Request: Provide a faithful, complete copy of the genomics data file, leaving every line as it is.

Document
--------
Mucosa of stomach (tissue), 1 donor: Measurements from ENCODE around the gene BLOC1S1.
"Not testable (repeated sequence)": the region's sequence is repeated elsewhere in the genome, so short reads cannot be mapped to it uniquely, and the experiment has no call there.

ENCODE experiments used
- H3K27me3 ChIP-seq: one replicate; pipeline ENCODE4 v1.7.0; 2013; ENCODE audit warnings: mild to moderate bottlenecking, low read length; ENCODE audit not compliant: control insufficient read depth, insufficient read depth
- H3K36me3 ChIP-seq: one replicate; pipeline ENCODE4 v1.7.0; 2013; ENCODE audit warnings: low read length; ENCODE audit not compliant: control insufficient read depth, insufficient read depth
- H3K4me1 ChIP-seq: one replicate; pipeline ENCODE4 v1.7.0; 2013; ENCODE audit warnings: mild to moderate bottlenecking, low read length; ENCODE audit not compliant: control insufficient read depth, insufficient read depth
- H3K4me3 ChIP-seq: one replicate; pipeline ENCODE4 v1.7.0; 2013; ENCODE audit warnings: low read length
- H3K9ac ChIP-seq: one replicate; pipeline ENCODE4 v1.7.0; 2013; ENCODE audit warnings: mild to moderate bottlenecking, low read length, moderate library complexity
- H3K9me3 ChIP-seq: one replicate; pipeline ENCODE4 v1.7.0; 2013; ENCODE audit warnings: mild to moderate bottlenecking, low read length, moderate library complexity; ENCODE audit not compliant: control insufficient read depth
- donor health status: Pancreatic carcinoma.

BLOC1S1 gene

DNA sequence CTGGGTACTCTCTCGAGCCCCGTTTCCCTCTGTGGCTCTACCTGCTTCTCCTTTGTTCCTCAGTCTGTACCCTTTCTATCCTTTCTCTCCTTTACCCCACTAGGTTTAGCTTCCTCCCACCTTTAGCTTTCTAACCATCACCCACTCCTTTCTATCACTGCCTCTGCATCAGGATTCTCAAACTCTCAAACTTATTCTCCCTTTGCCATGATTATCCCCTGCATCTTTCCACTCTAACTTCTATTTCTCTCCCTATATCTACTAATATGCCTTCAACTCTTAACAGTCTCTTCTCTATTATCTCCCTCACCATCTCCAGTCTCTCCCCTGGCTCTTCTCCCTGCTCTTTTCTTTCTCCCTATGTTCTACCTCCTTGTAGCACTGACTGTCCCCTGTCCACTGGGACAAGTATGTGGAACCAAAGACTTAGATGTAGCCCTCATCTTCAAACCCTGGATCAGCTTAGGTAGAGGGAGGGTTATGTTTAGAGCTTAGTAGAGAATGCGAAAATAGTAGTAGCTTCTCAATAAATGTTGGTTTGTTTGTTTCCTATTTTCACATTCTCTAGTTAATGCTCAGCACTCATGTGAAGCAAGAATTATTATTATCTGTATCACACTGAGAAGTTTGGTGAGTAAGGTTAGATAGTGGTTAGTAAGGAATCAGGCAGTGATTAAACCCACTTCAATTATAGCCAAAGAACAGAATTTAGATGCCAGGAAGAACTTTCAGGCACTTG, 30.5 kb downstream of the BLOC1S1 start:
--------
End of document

Mucosa of stomach (tissue), 1 donor: Measurements from ENCODE around the gene BLOC1S1.
"Not testable (repeated sequence)": the region's sequence is repeated elsewhere in the genome, so short reads cannot be mapped to it uniquely, and the experiment has no call there.

ENCODE experiments used
- H3K27me3 ChIP-seq: one replicate; pipeline ENCODE4 v1.7.0; 2013; ENCODE audit warnings: mild to moderate bottlenecking, low read length; ENCODE audit not compliant: control insufficient read depth, insufficient read depth
- H3K36me3 ChIP-seq: one replicate; pipeline ENCODE4 v1.7.0; 2013; ENCODE audit warnings: low read length; ENCODE audit not compliant: control insufficient read depth, insufficient read depth
- H3K4me1 ChIP-seq: one replicate; pipeline ENCODE4 v1.7.0; 2013; ENCODE audit warnings: mild to moderate bottlenecking, low read length; ENCODE audit not compliant: control insufficient read depth, insufficient read depth
- H3K4me3 ChIP-seq: one replicate; pipeline ENCODE4 v1.7.0; 2013; ENCODE audit warnings: low read length
- H3K9ac ChIP-seq: one replicate; pipeline ENCODE4 v1.7.0; 2013; ENCODE audit warnings: mild to moderate bottlenecking, low read length, moderate library complexity
- H3K9me3 ChIP-seq: one replicate; pipeline ENCODE4 v1.7.0; 2013; ENCODE audit warnings: mild to moderate bottlenecking, low read length, moderate library complexity; ENCODE audit not compliant: control insufficient read depth
- donor health status: Pancreatic carcinoma.

BLOC1S1 gene

DNA sequence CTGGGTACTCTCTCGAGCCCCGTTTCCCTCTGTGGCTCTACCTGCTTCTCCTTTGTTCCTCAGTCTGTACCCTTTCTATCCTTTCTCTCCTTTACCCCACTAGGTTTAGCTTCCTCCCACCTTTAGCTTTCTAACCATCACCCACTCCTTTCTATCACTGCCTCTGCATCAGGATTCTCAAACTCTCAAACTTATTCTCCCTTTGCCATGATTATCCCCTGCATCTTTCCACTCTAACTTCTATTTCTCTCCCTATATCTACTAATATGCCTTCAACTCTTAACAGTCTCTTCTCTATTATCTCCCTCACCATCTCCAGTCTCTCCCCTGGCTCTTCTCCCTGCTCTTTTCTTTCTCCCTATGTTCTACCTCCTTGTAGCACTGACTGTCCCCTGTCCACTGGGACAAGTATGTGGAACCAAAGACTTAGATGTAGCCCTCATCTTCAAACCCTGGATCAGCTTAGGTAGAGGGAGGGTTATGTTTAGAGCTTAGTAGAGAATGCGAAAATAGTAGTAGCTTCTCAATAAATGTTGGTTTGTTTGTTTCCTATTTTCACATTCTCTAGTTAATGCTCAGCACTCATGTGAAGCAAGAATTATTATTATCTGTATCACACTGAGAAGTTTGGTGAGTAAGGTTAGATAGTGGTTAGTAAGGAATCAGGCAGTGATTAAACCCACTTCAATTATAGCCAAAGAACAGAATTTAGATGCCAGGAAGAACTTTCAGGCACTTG, 30.5 kb downstream of the BLOC1S1 start: